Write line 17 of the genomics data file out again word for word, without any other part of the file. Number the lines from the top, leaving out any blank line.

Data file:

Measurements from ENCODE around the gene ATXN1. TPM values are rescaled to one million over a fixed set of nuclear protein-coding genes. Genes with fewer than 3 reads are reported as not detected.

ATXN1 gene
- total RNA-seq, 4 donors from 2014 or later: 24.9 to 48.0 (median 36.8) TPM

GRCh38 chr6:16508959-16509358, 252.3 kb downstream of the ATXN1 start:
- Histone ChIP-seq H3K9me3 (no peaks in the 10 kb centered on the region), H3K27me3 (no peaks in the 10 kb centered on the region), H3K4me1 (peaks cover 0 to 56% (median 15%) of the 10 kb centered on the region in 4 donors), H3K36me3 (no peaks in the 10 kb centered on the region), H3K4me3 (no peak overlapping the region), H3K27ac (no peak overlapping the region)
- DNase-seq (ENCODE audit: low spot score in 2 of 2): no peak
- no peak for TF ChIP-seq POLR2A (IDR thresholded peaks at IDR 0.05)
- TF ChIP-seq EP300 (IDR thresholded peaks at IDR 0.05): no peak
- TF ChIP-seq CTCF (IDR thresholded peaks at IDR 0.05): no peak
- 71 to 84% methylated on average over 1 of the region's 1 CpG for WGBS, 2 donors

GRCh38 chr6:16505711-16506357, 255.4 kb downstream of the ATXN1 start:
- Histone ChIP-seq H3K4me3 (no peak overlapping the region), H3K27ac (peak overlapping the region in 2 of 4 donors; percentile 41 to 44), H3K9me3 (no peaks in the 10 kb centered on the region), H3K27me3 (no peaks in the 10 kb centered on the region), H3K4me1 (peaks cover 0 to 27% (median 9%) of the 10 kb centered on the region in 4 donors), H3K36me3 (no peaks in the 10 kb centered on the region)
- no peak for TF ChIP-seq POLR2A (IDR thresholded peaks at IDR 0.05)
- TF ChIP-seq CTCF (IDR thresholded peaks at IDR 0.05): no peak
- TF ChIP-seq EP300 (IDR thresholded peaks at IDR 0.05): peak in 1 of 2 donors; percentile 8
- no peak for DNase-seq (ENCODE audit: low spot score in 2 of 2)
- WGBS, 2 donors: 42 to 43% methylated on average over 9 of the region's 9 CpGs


- WGBS, 2 donors: 42 to 43% methylated on average over 9 of the region's 9 CpGs